When a message is sent from one machine to another machine, the small integer identifier assigned to a particular interface type will not be the same in the majority of cases because of different interface type sources and different execution paths. To relate the small integer identifier of a particular interface type on one machine to the small integer identifier assigned to that interface type on another machine, a translation table on each machine is updated to include the corresponding integer identifier for the interface type for the second machine. This approach is repeated for all machines in the system.

A message including interface type identifier information that is to be sent from one machine to another machine is sent first to a front process. The front process determines if the corresponding interface type identifier information for the second machine is available. If it is, the interface type identifier for the first machine is replaced by the interface type identifier for the second machine. If this information is not available, the information is requested from the second machine and when it is received, the translation tables on one or both machines are updated. Eventually, all the translation information will be stored in the translation table(s) and there will no longer be a need to request this information from the second machine.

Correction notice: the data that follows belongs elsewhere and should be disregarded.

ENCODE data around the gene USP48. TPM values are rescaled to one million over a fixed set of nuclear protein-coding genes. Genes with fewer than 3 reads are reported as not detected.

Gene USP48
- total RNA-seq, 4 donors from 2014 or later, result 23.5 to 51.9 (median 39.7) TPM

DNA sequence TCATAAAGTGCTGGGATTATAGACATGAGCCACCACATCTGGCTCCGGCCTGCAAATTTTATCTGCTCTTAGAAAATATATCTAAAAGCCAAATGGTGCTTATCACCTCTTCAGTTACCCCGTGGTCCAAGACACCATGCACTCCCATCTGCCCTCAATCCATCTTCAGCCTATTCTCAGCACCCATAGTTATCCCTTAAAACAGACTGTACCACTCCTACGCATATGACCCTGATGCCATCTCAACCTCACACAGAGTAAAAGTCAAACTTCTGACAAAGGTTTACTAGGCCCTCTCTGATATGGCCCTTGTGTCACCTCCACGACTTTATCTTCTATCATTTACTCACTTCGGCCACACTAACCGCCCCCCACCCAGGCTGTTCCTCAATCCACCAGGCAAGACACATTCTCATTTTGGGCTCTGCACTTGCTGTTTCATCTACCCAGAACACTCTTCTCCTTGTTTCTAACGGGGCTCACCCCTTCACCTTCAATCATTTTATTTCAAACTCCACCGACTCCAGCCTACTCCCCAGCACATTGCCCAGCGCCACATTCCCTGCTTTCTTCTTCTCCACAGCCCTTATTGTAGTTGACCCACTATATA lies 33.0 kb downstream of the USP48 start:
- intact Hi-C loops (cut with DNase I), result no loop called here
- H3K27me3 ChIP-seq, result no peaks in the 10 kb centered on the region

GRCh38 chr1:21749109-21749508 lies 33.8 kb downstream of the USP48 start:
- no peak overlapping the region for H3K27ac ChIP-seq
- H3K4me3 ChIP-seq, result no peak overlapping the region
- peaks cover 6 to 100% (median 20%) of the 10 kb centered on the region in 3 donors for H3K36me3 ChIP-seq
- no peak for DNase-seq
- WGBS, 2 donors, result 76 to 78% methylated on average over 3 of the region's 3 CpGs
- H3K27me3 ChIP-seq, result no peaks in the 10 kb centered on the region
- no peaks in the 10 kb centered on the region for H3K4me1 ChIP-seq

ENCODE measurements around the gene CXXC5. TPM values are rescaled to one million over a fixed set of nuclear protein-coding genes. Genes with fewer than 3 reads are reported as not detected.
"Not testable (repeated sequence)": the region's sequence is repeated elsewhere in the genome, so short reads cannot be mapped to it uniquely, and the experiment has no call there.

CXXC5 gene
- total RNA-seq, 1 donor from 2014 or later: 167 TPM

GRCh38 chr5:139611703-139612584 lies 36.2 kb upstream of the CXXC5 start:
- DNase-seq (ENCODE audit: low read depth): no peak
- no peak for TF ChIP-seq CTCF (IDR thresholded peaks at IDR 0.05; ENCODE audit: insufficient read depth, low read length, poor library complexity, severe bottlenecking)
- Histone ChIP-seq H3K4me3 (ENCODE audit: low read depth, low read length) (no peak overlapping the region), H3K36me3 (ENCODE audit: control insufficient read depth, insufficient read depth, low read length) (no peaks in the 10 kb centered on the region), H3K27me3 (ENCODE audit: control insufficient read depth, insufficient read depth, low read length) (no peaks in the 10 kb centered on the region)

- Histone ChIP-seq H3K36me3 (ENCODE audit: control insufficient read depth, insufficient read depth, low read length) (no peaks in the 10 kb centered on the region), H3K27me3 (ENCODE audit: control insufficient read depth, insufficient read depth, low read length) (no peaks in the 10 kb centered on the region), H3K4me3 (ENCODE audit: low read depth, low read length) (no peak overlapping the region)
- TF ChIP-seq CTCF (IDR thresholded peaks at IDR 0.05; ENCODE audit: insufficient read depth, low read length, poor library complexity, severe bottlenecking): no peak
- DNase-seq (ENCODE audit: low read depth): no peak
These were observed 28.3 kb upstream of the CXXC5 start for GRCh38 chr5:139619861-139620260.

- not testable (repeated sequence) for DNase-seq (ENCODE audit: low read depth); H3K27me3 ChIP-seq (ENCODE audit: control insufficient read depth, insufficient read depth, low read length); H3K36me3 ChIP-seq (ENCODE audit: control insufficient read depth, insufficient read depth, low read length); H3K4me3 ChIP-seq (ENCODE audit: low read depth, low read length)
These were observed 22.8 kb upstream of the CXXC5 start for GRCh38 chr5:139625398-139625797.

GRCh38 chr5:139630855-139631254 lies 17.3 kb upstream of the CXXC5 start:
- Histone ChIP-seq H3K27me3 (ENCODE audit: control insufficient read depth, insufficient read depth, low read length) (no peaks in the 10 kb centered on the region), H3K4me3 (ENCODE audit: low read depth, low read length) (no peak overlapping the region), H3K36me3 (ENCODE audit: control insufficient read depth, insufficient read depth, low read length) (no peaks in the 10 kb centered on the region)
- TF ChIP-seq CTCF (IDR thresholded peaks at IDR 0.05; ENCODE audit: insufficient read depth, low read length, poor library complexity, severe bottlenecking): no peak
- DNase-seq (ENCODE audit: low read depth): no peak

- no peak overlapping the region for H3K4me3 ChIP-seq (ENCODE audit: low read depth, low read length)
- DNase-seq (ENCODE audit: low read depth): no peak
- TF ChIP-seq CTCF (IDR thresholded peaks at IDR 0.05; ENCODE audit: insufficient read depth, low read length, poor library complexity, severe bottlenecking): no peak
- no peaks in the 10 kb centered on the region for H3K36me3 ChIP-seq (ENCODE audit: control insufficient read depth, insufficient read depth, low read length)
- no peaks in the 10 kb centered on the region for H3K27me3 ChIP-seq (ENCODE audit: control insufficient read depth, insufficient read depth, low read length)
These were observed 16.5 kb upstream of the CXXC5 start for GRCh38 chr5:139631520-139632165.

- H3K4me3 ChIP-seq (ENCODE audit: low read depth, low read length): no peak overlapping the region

BRIEF DESCRIPTION OF THE DRAWINGS

The foregoing summary, as well as the following detailed description of illustrative embodiments, is better understood when read in conjunction with the appended drawings. For the purpose of illustrating the invention, there is shown in the drawings exemplary constructions of the invention; however, the invention is not limited to the specific methods and instrumentalities disclosed. In the drawings:

FIG. 1 is a block diagram showing an exemplary computing environment in which aspects of the invention may be implemented;

FIG. 2 is a block diagram illustrating relationships between services in an exemplary service-based operating system in accordance with one embodiment of the invention;

FIG. 3 is a block diagram of an exemplary system for coordinating set enumeration on different machines in accordance with one embodiment of the invention; and

FIG. 4 is a flow diagram of an exemplary system for coordinating set enumeration on different machines in accordance with one embodiment of the invention.